Pardoning Katsav is a crazy idea
Former justice minister Yossi Beilin was wrong to suggest that Moshe Katsav should be pardoned.
Life in the opposition is difficult for someone who once served as minister of justice. It’s even more difficult for someone who used to be at the focal point of the decision-making process. How else can one explain how it happened that Yossi Beilin, one of Israel’s most clear-minded politicians, suggested pardoning former President Moshe Katsav − who was found guilty of rape. Had someone other than Beilin raised the idea, one could have regarded it as merely a public nuisance and nothing more.
According to Beilin’s proposal − which was brought up during the “Politics” program on Channel One and aroused public interest − Katsav would go to prison, put on an inmate’s uniform, be photographed and then be set free without delay following a pardon from the president of Israel, at the recommendation of the justice minister. This, according to Beilin, would save us from having to see the person who stood at the head of the state, and symbolized it, behind bars.
Beilin’s proposal is defective in terms of its content, nor does it get at the crux of the matter − even if it calls for implementation only after the court procedures are completed.
In examining the content of the proposal, it sees a pardon as a kind of alternative to the sentence that will be handed down by the court. That runs contrary to the firmly established legal viewpoint on the issue of pardons, as was handed down by the High Court of Justice in the Bus 300 affair; this ruling points to an exceptional and out of the ordinary authorization, under special circumstances, that will take place after the sentence is handed down.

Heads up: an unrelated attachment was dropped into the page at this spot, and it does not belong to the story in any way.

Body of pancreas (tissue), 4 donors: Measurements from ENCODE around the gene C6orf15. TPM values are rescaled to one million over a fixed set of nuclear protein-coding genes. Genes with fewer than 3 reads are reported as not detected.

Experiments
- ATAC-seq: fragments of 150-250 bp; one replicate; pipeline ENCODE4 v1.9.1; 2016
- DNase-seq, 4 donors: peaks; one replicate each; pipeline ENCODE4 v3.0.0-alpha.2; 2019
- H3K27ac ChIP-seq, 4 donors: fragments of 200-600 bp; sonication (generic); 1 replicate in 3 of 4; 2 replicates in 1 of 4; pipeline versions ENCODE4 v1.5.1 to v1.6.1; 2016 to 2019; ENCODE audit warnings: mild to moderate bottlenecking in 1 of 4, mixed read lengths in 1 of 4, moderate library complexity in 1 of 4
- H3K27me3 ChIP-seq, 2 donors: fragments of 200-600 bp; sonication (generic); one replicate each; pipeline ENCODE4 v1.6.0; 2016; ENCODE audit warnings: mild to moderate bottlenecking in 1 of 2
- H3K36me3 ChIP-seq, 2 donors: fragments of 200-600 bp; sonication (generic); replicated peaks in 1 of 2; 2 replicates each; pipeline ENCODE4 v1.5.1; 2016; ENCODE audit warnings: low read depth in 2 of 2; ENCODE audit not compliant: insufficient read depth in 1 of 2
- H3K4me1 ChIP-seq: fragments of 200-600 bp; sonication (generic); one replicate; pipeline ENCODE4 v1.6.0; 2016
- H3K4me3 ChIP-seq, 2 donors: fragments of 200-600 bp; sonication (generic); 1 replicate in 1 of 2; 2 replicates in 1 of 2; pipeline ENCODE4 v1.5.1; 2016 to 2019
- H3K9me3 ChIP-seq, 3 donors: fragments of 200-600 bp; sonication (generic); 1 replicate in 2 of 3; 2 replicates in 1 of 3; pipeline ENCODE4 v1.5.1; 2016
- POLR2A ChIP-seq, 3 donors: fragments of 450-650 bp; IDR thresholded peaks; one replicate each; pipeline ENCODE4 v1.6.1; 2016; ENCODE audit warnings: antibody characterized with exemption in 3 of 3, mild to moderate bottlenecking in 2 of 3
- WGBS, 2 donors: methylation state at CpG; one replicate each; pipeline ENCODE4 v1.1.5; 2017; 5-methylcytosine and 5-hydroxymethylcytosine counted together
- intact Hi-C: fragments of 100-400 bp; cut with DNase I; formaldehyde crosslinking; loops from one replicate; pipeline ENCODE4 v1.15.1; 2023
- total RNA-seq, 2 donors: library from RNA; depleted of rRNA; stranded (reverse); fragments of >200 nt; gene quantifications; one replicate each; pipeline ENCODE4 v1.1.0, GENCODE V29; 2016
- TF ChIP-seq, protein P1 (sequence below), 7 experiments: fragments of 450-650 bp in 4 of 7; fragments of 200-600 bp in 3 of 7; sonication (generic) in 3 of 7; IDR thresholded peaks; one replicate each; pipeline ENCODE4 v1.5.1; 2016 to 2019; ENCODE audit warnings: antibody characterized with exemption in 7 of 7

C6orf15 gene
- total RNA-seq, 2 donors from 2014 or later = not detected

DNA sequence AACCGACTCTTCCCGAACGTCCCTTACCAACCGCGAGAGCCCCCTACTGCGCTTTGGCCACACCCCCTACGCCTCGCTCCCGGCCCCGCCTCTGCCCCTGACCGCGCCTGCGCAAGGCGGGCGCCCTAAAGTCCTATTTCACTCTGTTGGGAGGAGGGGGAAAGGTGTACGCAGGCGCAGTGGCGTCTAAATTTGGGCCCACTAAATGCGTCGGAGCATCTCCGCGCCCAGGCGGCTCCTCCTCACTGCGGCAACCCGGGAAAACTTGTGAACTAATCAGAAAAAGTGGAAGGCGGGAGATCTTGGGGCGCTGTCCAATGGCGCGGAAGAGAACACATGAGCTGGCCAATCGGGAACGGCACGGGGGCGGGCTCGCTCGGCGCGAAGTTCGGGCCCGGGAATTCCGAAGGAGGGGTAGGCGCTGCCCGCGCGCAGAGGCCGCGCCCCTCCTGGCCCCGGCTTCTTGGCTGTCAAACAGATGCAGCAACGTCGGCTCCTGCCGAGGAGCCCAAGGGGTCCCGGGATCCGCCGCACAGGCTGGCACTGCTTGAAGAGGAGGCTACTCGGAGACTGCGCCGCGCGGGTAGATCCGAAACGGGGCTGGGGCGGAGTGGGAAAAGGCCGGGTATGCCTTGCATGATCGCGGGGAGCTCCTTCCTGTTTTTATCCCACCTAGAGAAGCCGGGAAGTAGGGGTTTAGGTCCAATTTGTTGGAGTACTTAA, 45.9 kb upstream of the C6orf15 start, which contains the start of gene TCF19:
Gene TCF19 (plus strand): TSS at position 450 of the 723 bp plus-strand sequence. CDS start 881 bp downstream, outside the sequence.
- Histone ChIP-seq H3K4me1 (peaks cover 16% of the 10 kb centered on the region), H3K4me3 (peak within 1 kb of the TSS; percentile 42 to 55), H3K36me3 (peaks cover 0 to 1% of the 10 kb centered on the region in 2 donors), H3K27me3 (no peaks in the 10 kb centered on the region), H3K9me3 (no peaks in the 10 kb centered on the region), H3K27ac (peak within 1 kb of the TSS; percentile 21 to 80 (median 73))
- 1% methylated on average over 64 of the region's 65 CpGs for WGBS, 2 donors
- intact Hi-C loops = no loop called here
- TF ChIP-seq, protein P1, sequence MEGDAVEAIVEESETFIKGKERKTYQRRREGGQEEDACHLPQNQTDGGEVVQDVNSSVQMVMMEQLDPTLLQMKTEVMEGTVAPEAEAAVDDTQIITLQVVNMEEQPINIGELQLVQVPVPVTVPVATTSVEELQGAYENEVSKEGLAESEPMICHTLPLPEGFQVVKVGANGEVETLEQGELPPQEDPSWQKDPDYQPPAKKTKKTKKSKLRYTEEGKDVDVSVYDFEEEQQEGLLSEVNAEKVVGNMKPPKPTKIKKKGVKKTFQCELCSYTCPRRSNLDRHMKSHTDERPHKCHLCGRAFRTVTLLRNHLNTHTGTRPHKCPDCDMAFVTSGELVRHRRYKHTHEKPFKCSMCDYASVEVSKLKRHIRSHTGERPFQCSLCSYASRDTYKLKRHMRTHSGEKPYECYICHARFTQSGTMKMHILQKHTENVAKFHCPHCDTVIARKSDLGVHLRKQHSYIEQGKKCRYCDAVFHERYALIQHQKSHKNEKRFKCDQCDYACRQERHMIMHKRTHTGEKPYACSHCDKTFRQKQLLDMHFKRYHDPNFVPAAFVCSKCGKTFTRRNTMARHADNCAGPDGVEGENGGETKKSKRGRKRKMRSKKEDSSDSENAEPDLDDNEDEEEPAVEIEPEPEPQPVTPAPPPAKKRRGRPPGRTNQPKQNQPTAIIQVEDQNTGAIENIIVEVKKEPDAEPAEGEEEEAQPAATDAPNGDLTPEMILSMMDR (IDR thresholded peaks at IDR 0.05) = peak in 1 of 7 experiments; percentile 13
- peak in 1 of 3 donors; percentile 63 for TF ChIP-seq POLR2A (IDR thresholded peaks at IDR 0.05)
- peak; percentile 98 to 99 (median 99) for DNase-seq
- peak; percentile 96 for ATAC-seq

In Katsav’s case, one can safely assume that in issuing its verdict the court will examine all the relevant circumstances and give weight to the pertinent data in determining the sentence and its measure. Such a decision can provide an opening for an appeal to the Supreme Court, but it cannot serve as the basis for a pardon to be handed down a short while after the judicial sentencing.
Moreover, pardoning Katsav would create a gap in the basic principle of equality of all before the law. This principle obliges the president, who has the authority to pardon criminals and mitigate sentences, to be punctilious about easing an individual’s punishment when the same is not being done for others in similar situations. Our prisons are crammed with sex offenders who often don’t get even one third of their sentence deducted.
There is no reason in the world Katsav should get off scot-free while the other offenders continue to serve out their sentences. The opposite is true. A person who committed the crimes described in the indictment, if he holds the position of a cabinet minister or of state president, must serve the entire sentence, without any deductions or concessions. Otherwise the principle of law and order within the government authorities will be seriously harmed.
Beilin’s proposal is also problematic in the fact that it is being raised now, even before the court has handed down its sentence. The fact that such a well-regarded figure suggested the idea now, gives the feeling, at least on the face of it, that it was meant to influence the judges when they determine Katsav’s sentence. As Lord Mansfield’s famous saying goes, justice must not merely be done, it must be seen to be done. Launching Beilin’s trial-balloon proposal has a negative effect on how justice is perceived and could be seen as an obstruction to the judicial authorities’ due process.
In any event, it seems as if the proposal was raised without any sort of consultation with any of the authorities involved in the matter. It does not seem feasible that Justice Minister Yaakov Neeman or President Shimon Peres would be aware of the proposal. Their silence is thundering, and necessary.
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